Social determinants of health

Taking action to improve health equity

© Zoltan Balogh
Portuguese fisherman in Torreira, Portugal, 2009

Governments are committed to taking action against health inequities – in collaboration with civil society, United Nations and development organizations, academia, donors and the private sector – in five priority areas (as specified by the Rio Political Declaration on Social Determinants of Health): enhancing health policies and decision-making, widening participation in policy-making and implementation, improving health care and services, strengthening international cooperation, and monitoring impact and progress. This section describes the action being taken to address SDH.


Global Plan of Action on Social Determinants of Health

WHO Secretariat has developed a Global Plan of Action on Social Determinants of Health (the Global Plan) that identifies and defines how the Secretariat will assist Member States and partners in the implementation of the Rio Political Declaration and thus improve health equity. WHO is supporting implementation in five Action Areas of the Rio Declaration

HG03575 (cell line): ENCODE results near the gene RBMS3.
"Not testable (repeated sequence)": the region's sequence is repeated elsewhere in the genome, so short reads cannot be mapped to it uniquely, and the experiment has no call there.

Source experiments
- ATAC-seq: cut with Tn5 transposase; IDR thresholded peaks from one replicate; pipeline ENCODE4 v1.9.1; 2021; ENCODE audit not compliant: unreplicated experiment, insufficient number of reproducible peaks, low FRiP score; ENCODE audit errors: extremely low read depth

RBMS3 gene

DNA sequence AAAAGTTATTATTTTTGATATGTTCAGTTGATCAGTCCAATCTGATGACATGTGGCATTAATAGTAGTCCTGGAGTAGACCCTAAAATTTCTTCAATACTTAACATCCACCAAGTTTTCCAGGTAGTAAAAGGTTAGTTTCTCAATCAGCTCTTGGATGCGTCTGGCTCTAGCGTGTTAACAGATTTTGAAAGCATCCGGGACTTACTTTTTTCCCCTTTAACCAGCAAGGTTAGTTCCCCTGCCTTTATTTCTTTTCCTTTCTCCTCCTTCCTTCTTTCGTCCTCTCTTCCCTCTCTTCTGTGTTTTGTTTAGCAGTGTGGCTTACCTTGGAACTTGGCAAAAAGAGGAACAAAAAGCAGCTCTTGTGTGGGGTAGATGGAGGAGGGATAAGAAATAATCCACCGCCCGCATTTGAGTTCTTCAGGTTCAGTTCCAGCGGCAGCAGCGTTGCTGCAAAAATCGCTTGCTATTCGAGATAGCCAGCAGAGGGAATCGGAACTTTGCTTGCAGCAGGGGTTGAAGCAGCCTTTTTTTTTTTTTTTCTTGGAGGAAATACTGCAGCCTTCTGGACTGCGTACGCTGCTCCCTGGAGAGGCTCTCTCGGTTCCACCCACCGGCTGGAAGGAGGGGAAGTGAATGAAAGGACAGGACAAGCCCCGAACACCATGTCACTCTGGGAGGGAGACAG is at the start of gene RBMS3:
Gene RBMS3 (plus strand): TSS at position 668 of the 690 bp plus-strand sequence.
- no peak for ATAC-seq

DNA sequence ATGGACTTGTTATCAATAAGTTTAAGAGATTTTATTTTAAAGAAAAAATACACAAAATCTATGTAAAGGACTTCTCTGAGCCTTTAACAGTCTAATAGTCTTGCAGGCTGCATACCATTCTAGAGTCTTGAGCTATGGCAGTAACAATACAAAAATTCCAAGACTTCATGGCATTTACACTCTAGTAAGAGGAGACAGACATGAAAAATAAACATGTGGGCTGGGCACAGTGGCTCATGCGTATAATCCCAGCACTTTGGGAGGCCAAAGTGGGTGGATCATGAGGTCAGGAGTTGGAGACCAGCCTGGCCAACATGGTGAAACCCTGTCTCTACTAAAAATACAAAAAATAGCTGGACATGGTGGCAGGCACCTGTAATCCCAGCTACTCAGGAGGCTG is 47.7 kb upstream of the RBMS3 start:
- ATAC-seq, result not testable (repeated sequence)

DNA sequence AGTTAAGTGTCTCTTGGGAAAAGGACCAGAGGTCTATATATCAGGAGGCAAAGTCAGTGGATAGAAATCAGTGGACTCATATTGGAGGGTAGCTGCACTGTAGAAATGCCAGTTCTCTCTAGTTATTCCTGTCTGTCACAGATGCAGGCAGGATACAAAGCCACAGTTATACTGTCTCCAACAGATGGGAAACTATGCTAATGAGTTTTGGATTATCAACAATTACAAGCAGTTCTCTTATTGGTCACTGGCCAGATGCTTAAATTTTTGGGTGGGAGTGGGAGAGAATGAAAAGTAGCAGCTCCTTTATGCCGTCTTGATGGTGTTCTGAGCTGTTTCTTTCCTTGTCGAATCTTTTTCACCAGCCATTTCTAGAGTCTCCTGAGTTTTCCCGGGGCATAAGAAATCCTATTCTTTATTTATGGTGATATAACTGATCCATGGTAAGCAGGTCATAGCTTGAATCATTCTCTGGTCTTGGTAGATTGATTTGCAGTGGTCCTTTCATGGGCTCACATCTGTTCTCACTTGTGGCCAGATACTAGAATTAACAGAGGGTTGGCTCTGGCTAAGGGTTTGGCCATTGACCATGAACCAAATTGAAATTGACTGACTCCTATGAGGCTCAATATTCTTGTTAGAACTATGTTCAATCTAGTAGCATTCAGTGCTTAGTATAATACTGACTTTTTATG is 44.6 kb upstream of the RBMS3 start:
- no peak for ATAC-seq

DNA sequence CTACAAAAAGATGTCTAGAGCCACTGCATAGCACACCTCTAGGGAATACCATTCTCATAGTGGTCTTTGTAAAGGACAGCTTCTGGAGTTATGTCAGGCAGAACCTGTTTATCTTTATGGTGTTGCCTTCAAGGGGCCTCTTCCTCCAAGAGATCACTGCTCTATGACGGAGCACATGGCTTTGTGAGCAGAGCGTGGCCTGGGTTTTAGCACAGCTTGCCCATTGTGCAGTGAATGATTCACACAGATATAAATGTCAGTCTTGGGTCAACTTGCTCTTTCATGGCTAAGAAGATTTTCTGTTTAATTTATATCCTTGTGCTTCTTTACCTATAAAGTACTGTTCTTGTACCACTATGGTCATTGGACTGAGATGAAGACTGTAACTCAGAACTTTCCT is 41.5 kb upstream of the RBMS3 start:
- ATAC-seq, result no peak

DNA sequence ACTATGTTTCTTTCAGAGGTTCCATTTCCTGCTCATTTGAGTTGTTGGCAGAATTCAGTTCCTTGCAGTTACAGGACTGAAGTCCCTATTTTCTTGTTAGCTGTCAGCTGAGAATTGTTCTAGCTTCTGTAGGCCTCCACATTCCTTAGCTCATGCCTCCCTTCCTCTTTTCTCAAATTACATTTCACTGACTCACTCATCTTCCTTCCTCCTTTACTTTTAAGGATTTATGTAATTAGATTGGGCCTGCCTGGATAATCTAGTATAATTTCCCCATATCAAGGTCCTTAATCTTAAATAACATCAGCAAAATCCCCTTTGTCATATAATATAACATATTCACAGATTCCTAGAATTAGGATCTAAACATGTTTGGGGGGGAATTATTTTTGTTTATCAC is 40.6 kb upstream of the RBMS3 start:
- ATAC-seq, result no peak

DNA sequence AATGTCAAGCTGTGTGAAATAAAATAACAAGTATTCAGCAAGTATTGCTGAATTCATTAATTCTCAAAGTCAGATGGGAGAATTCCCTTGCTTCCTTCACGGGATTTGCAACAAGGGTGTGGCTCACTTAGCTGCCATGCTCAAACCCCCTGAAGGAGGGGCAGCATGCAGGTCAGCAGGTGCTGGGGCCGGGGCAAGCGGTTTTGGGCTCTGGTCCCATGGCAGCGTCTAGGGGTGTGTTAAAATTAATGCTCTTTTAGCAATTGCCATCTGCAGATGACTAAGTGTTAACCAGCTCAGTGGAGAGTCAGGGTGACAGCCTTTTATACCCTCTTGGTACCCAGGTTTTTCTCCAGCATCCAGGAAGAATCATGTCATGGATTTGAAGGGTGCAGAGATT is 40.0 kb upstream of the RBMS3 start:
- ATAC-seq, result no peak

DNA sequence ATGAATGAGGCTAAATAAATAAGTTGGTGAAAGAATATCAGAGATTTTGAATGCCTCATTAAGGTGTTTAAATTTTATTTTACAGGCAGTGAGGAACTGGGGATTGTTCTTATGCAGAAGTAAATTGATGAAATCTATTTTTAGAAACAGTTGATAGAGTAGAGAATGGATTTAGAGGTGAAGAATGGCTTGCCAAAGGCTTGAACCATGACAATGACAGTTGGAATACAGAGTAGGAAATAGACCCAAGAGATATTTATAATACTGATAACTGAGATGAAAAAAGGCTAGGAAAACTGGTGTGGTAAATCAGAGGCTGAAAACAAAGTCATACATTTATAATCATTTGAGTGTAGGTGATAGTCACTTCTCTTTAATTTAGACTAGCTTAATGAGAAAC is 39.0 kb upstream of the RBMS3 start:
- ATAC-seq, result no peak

WHO is supporting implementation in five Action Areas of the Rio Political Declaration:

1. Adopt improved governance for health and development

WHO is assisting Member States to enhance health policies and strengthen decision-making processes that give voice to all groups involved, to address SDH and health inequities.

Taking a social determinants approach requires governments to coordinate and align different sectors and different types of organizations in the pursuit of health and development — for all countries, rich and poor — as a collective goal. Building governance, whereby all sectors take responsibility for reducing health inequities, is essential to achieve this goal. Intersectoral action — that is, effectively implementing integrated work between different sectors — is a key component of this process.

WHO assists Member States to further develop and strengthen understanding on working with other sectors, promote ‘Health in all Policies’ (HiaP), develop effective policies with clear and measurable outcomes, that build accountability for social determinants of health and related health inequities.

2. Promote participation in policy-making and implementation

WHO will support Member States in widening participation in health policy-making and implementation to include civil society and communities.

The governance required to act on social determinants is not possible without a new culture of participation that ensures accountability and equity. Facilitating participation can help safeguard equity as a principle and ensure its inclusion in public policies.